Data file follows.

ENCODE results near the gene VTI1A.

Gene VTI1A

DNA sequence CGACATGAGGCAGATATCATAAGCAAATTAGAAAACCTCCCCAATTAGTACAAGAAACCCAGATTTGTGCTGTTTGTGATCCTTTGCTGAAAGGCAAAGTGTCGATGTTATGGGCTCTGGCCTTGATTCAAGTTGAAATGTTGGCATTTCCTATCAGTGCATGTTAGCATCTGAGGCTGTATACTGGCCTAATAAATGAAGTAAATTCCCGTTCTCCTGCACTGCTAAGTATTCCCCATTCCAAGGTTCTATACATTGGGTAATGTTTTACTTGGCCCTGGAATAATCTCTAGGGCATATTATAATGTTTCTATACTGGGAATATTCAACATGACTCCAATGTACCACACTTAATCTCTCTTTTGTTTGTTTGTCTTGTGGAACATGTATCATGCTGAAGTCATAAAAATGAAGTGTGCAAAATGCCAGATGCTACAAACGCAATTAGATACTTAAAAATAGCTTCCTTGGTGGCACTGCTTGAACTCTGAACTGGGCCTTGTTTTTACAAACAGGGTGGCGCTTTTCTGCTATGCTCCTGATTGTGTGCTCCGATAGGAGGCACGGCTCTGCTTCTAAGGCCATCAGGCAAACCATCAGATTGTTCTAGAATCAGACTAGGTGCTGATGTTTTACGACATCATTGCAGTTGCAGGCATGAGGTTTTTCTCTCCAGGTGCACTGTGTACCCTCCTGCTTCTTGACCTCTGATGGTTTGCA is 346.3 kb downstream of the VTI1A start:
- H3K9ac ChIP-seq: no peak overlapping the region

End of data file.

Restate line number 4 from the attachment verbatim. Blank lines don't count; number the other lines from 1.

- H3K9ac ChIP-seq: no peak overlapping the region